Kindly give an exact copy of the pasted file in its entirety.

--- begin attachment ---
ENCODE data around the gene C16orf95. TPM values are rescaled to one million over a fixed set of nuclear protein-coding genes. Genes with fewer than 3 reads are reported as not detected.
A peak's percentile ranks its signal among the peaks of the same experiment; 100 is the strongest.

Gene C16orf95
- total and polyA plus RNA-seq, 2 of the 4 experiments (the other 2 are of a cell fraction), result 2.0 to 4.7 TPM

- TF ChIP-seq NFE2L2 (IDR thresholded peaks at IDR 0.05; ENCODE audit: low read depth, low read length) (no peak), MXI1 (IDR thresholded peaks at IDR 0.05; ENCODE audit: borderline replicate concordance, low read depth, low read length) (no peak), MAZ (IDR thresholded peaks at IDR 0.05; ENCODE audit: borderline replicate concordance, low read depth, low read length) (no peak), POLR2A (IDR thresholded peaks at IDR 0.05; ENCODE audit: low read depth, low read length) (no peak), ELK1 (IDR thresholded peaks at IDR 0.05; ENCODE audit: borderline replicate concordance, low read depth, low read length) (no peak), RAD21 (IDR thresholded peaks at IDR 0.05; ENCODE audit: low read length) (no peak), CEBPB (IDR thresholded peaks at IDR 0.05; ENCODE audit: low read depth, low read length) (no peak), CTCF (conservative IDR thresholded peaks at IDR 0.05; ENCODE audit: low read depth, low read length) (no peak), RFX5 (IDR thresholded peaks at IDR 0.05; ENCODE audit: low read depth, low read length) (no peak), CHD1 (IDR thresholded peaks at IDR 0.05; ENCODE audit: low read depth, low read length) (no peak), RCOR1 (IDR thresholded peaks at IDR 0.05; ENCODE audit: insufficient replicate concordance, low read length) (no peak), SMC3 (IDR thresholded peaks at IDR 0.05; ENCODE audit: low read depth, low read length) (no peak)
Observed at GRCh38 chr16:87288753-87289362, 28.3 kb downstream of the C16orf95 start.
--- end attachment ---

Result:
ENCODE data around the gene C16orf95. TPM values are rescaled to one million over a fixed set of nuclear protein-coding genes. Genes with fewer than 3 reads are reported as not detected.
A peak's percentile ranks its signal among the peaks of the same experiment; 100 is the strongest.

Gene C16orf95
- total and polyA plus RNA-seq, 2 of the 4 experiments (the other 2 are of a cell fraction), result 2.0 to 4.7 TPM

- TF ChIP-seq NFE2L2 (IDR thresholded peaks at IDR 0.05; ENCODE audit: low read depth, low read length) (no peak), MXI1 (IDR thresholded peaks at IDR 0.05; ENCODE audit: borderline replicate concordance, low read depth, low read length) (no peak), MAZ (IDR thresholded peaks at IDR 0.05; ENCODE audit: borderline replicate concordance, low read depth, low read length) (no peak), POLR2A (IDR thresholded peaks at IDR 0.05; ENCODE audit: low read depth, low read length) (no peak), ELK1 (IDR thresholded peaks at IDR 0.05; ENCODE audit: borderline replicate concordance, low read depth, low read length) (no peak), RAD21 (IDR thresholded peaks at IDR 0.05; ENCODE audit: low read length) (no peak), CEBPB (IDR thresholded peaks at IDR 0.05; ENCODE audit: low read depth, low read length) (no peak), CTCF (conservative IDR thresholded peaks at IDR 0.05; ENCODE audit: low read depth, low read length) (no peak), RFX5 (IDR thresholded peaks at IDR 0.05; ENCODE audit: low read depth, low read length) (no peak), CHD1 (IDR thresholded peaks at IDR 0.05; ENCODE audit: low read depth, low read length) (no peak), RCOR1 (IDR thresholded peaks at IDR 0.05; ENCODE audit: insufficient replicate concordance, low read length) (no peak), SMC3 (IDR thresholded peaks at IDR 0.05; ENCODE audit: low read depth, low read length) (no peak)
Observed at GRCh38 chr16:87288753-87289362, 28.3 kb downstream of the C16orf95 start.